The Four P’s of data are performance, protection, preservation and price. IT needs to ensure that each data set receives the right amount of the first three Ps and the right cost for the last one. The problem is the amount of performance, protection and preservation required by each application varies greatly between systems. Unfortunately, it is rare for a single storage system to be able to meet the four P demands of all the data sets in the environment and as a result, most organizations end up with multiple storage systems which increases cost and complexity.
When discussing consolidation most vendors focus on providing multiple file and block protocols like fibre channel, iSCSI, SMB and NFS. When consolidating it is important for the storage system to support this protocols, but consolidated storage systems need to do more. Where they fall short is their inability to address the varying four P needs of the various data sets in the environment.
Consolidating The Four P’s
There is a group of applications in the data center whose data needs incredibly high performance. All-flash systems are able to address the performance concern handily for most data centers. And the price of all-flash systems is now at the point that many data centers justify their use for all primary storage. But if the organization can’t justify an all-flash array for all-primary data they often will get a small all-flash system and a hard disk-based array. Increasing sprawl further.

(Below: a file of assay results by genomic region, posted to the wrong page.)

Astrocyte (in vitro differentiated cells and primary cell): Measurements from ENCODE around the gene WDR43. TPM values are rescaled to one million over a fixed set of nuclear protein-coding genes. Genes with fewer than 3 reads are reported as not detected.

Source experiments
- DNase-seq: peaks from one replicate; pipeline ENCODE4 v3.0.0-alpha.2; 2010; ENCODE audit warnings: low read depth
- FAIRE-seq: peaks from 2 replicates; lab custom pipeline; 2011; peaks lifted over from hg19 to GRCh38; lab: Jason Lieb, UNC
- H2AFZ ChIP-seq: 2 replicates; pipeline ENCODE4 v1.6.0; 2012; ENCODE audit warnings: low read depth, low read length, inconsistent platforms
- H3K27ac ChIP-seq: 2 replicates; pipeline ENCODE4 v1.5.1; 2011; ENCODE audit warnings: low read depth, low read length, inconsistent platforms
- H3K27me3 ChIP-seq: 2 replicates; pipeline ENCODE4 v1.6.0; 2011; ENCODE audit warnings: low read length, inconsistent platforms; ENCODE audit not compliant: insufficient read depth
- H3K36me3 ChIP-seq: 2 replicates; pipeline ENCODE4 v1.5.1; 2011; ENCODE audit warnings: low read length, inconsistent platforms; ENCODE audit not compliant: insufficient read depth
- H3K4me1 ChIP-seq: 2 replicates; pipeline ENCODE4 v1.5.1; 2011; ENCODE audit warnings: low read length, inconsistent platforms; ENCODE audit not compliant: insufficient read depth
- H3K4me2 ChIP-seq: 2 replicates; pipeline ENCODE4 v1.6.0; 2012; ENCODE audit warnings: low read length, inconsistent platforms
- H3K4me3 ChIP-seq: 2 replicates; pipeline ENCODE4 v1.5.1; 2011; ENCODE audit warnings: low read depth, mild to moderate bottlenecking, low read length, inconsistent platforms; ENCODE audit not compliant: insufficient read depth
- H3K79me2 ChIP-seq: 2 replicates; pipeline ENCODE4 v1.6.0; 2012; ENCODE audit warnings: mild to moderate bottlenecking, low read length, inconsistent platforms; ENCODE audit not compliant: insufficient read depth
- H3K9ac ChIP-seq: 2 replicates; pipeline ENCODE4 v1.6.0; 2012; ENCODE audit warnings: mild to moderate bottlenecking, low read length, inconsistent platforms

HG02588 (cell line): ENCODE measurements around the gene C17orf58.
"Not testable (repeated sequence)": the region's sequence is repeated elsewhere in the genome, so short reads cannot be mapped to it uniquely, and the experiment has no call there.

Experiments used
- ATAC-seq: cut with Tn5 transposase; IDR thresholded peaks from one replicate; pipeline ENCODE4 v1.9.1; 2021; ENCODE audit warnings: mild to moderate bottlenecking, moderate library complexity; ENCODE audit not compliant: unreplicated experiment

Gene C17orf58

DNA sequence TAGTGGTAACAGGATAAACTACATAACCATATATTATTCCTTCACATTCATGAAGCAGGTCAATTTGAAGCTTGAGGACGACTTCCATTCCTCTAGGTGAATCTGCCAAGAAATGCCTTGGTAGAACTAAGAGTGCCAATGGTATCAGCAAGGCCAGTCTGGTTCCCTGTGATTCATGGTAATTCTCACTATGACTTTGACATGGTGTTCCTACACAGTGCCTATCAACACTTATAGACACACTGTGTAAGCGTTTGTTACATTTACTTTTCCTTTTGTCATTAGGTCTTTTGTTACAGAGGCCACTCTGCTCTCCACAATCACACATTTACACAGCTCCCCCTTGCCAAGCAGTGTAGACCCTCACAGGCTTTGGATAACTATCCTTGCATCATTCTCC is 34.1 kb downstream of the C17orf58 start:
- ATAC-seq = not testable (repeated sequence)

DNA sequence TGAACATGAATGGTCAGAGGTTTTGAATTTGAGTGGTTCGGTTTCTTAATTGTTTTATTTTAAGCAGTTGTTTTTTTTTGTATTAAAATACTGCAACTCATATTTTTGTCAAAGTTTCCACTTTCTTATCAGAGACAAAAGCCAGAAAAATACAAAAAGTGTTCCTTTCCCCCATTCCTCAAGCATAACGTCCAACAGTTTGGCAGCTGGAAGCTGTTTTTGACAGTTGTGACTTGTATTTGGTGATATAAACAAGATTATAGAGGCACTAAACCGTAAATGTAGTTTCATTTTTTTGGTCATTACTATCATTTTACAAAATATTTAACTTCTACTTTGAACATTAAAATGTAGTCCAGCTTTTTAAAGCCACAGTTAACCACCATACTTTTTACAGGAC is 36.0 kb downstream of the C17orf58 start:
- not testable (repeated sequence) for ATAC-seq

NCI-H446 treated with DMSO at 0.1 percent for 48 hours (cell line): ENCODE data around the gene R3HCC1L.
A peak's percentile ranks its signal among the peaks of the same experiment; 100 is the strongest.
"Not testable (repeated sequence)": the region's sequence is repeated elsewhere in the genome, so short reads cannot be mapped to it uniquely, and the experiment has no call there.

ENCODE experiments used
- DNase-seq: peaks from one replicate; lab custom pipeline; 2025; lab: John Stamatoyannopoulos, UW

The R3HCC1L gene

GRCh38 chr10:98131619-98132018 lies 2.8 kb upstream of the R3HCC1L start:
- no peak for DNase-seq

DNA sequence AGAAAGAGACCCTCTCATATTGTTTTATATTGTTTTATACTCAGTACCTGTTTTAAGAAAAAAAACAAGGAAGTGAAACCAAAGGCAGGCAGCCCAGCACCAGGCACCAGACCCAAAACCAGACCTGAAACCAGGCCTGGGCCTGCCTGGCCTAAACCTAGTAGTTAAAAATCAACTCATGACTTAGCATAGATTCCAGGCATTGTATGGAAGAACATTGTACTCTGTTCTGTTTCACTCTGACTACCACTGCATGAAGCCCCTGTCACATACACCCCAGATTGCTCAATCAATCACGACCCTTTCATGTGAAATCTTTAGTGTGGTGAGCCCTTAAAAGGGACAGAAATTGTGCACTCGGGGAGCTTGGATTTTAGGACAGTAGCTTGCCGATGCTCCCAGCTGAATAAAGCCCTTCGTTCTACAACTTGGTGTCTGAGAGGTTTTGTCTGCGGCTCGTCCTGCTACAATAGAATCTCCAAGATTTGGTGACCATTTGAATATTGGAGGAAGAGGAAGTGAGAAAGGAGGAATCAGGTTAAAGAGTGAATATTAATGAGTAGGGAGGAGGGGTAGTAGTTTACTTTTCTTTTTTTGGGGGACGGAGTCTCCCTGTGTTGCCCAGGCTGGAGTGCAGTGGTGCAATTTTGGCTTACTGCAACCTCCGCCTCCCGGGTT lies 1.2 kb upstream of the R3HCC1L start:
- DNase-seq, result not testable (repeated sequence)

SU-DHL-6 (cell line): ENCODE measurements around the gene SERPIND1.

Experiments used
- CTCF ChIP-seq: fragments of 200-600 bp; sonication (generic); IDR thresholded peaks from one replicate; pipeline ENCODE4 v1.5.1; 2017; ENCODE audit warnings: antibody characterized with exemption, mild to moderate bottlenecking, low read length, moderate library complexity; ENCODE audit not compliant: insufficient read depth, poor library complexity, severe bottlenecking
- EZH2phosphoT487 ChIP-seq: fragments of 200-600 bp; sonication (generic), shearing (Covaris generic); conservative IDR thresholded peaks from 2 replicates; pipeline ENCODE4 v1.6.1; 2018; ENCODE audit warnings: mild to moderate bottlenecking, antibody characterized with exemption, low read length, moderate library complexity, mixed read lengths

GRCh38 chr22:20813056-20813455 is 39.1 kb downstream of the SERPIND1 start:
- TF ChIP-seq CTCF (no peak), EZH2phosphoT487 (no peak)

The other problem is these systems are often lacking in terms of preservation and protection. Most require that replication be sent to another identical flash array or backed up to another vendor’s backup storage system.
IT needs to look for systems that can be either all-flash or a hybrid system that mixes flash and hard disk drives so even an organization with a tight budget can meet the performance expectation. The hybrid system also becomes important in terms of data protection. These systems need the ability to replicate data to a non-all-flash system if the customer chooses. Most secondary storage systems are standby only and spending extra money on an all-flash array that sits almost unused in the remote data center may be too much to ask.
At the same time, it is important to remember that this standby system may indeed be pressed into production in the event of a disaster. A hard disk only array may be too big of a performance drop when compared to an all-flash system. The hybrid system strikes a better performance/cost balance until a new all-flash can be brought in.
When it comes to preservation, most all-flash arrays or even hybrid arrays have no retention capabilities whatsoever. Retention is especially important when the consolidating storage system assumes the role of the file server or network attached storage (NAS). Files stored on the NAS will require specific retention and protection settings. Also, organizations with an all-flash system may want to archive data to a less expensive, capacity centric system.
IT needs to look for an all-flash array or hybrid array that has preservation capabilities built into it as well as the capability to archive, migrate data to a less expensive, on a per GB basis, storage system. If these two systems can come from the same vendor with the same interface then management of the two systems becomes much easier.
Consolidation may sometimes seem like a pipe dream to some IT professionals, but the goal can be accomplished. The important step for IT is to move beyond the basics that most unified storage systems are limited to, a focus on multi-protocol, and look for systems that can address the four P’s; performance, protection, preservation and price.